Adventures of a Lone Traveller

by Vicki Edmunds
(South Wales, UK)

I thought the best way to attempt to see a little of the world travelling solo would be to incorporate a big event in the middle. My nephew's wedding in Australia seemed the perfect opportunity to try my luck.

My first stop of Singapore proved successful. I managed to find a local market and do a little sight seeing, my confidence soaring I jumped on to the plane for Bali. At the airport I saw a flyer offering personal tours of the island, this offer appealed to me as by then I was longing for a bit of company. I was introduced to my guide and driver and was driven like "Miss Daisy" around the local sights.

Next was Darwin Australia. I will never forget the look on the custom officer's face as she asked me "have you any wood in your luggage?' "No" I answered watching her unzip my one and only suitcase. "What is this?' she asked she might as well have added (ha...ha..) for good measure. "Coffee and tea" I said "But what is it in?" she insisted. "Wood containers" I admitted. I was then read the riot act and told that I was lucky to get away with not having a fine for bringing wood into the country and that it would be put on my record for the next few years.

Red-faced I jumped into the taxi for my hotel. I was told I was booked in for midday the following day and that there was a conference in Darwin so every room in the city was booked.

"I am on my own" I pleaded "what shall I do?"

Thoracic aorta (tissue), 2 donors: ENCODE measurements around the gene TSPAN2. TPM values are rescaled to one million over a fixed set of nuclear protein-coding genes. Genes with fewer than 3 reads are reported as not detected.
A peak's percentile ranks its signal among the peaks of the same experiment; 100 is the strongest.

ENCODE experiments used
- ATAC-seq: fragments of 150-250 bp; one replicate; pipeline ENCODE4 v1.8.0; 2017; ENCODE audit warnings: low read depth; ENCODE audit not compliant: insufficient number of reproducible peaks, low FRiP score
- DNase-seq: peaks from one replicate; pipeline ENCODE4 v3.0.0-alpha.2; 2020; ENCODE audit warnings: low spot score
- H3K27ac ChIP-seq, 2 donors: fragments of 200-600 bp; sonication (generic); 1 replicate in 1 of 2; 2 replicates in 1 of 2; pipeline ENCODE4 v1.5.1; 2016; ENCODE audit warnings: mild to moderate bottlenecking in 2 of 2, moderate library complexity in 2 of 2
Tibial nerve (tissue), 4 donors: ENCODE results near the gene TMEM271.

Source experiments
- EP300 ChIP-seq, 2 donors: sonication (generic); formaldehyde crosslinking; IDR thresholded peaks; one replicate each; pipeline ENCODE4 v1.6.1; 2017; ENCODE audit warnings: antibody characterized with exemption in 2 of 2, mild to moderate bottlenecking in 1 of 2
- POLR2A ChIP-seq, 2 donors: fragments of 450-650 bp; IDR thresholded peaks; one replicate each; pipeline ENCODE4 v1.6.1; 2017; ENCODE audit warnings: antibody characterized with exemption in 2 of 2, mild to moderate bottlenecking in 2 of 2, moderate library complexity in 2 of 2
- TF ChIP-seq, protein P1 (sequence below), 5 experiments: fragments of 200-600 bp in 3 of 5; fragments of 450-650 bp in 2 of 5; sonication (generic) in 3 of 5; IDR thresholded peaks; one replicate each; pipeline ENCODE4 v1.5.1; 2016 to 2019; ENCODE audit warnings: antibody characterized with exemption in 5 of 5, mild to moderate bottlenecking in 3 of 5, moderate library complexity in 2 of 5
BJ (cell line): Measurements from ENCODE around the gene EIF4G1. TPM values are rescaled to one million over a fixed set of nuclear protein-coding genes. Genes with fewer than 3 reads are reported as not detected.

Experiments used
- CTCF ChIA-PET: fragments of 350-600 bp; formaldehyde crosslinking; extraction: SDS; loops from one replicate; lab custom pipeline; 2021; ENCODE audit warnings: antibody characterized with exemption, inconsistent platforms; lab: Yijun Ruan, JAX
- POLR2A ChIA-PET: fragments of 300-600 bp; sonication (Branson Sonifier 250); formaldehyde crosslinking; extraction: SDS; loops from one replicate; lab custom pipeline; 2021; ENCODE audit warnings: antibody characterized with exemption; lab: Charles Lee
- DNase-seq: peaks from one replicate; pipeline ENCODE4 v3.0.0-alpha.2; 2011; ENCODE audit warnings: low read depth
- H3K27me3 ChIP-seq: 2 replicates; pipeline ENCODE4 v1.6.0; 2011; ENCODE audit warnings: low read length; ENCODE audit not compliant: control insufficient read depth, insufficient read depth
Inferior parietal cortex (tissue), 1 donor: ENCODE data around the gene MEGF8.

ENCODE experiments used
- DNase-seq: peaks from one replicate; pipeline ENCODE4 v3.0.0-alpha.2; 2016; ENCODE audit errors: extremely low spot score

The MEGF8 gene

"We can't help you, I am sorry madam," the receptionist sadly replied.

I asked them to fax Trailfinders as it was their fault - I was the other side of the world and it was approximately 3 a.m. in the morning in Britain.

"Have you got a pillow and a blanket?" I asked hopefully. "I will bed down here on the floor in reception." The young receptionist brought me my pillow and blanket and suggested that I bed down on one of the sun beds around the pool area.

I had a wonderful time in Darwin. I fed fish that came into shore and tickled my feet. Went racing. That was a good laugh. Missed the bus. Got stranded. Got lost. Met others in the same predicament.

My biggest problem was eating alone. I found it embarrasing until I watched another single person in a restaurant. They proceeded to get a book out of their bag and sat there reading in between courses. I went one step further and started writing letters and postcards and forgot about other people dining in pairs or groups.

At last it was time to meet up with my family for the wedding in Cairns. I flew into their arms when I landed. I savoured the meal times and the chatter but I had proved to myself that at 58 years old I was still able to go out into the big wide world with confidence and a slapped face!

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Oct 19, 2011
Eat with a local!
by: Vicki Edmunds

When I slept by the side of the pool in Australia due to the hotel being booked solid, a large plant would slap me in the face now and again as the breeze from the sea picked up around the pool.

Since that holiday I have started a website at www.eatwithalocal.com as I could see a gap in the market, travellers who would love a bit of company when they dined. The site connects visitors with local people willing to cook for them in their homes all over the world.

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